By Janet Koch, Community Development
In the next few years, many organizations will be facing the retirement of a significant number of key employees. The red in the adjacent chart highlights the two highest population age groups of 2010 and 2016, clearly showing that the shift in age is already in progress. So how will we deal with losing the valuable knowledge and experience these employees have gained throughout their careers? One way is the development of current employees.
“We cut back on the training budget during the recession and nobody said a word,” managers might say. True enough. However, let’s compare employee training to water mains. Most of these pipes were put in the ground decades ago and they’ve worked fine ever since, except for the occasional dramatic incident during a cold spell. But if mains aren’t replaced on a regular basis, at some point a municipality’s entire water system could be at risk. Infrastructure investment is critical and employees are your organization’s infrastructure.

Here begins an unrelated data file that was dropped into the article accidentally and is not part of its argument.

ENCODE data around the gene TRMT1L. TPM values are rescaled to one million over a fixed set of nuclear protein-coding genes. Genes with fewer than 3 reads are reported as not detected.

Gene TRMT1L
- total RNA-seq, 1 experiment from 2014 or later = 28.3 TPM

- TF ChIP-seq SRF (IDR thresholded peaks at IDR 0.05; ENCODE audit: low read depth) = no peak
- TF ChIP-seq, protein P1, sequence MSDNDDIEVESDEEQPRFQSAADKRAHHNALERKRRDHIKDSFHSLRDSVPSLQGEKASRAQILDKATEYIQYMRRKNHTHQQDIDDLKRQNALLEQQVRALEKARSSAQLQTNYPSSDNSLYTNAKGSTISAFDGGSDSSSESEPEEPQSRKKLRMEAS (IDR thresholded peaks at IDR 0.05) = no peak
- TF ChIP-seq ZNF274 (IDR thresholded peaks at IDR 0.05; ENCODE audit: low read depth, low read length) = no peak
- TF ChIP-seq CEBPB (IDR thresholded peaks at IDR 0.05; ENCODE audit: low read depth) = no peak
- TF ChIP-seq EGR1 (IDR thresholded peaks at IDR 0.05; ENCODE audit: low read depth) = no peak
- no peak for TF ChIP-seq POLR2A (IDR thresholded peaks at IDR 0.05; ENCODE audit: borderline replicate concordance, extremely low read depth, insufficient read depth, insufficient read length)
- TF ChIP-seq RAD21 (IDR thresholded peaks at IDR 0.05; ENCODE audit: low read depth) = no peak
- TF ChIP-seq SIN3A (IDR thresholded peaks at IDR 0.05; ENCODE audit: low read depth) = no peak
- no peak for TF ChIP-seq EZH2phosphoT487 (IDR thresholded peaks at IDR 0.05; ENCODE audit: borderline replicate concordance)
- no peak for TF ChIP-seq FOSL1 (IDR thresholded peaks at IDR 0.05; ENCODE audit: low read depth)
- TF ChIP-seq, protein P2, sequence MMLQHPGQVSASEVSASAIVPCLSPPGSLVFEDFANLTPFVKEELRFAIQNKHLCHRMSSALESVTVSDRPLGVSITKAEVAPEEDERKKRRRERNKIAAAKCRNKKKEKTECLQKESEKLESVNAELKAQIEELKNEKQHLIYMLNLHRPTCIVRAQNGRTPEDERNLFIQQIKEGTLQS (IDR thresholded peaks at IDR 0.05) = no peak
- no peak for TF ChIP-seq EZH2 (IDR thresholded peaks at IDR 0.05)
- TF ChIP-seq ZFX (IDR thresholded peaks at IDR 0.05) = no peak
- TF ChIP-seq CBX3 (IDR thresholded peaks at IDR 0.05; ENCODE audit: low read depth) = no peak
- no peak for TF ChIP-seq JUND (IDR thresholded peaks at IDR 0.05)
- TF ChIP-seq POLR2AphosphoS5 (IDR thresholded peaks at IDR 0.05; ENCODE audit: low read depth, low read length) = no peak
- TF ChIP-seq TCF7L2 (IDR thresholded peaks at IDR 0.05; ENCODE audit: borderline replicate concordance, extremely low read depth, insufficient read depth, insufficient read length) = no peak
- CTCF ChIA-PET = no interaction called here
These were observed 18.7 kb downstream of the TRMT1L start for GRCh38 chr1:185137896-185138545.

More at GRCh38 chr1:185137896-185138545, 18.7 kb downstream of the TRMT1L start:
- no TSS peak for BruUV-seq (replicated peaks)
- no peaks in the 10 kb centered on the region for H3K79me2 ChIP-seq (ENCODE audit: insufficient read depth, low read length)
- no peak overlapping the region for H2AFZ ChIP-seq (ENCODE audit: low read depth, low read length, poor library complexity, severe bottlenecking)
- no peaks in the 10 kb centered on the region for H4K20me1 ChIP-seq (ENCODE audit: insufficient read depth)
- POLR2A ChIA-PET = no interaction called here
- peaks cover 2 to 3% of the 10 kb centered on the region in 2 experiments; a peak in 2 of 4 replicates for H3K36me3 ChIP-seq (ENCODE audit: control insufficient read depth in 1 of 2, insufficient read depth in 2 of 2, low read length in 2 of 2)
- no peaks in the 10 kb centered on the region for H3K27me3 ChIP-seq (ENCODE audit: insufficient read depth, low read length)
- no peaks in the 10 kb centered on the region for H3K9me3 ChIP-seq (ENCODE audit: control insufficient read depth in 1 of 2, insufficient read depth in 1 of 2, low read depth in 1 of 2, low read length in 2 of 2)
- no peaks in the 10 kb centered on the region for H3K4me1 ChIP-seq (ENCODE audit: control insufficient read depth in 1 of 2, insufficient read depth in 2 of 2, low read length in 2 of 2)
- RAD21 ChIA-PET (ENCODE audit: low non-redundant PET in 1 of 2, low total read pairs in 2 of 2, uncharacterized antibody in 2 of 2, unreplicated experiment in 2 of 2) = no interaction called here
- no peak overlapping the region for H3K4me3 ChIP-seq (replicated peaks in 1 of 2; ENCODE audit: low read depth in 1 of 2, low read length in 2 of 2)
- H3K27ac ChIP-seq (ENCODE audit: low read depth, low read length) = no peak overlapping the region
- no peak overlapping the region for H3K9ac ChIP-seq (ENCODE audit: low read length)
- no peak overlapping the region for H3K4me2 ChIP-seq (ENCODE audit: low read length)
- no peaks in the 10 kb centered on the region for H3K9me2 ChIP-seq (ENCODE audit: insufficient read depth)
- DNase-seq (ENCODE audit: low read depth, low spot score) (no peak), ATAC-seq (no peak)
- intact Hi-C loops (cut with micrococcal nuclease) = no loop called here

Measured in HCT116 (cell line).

An article published in the Harvard Business Review by Conger and Fulmer notes that “Leadership talent directly affects organizational performance.” And since the performance of leaders can only be as high as the performance of their employees, it follows that developing the skills of all employees will ultimately benefit your organization.
Another bonus of employee development? It can have a positive impact on attraction and retention. Take another look at the chart. Our region has lost a tremendous number of employees in the 40-54 age brackets. Competition for experienced employees seems destined to grow in the coming years; having a solid and stable program for training and development could be the edge your organization needs to attract—and retain—the employees you need.
For more information about employee retention, contact the NLEA.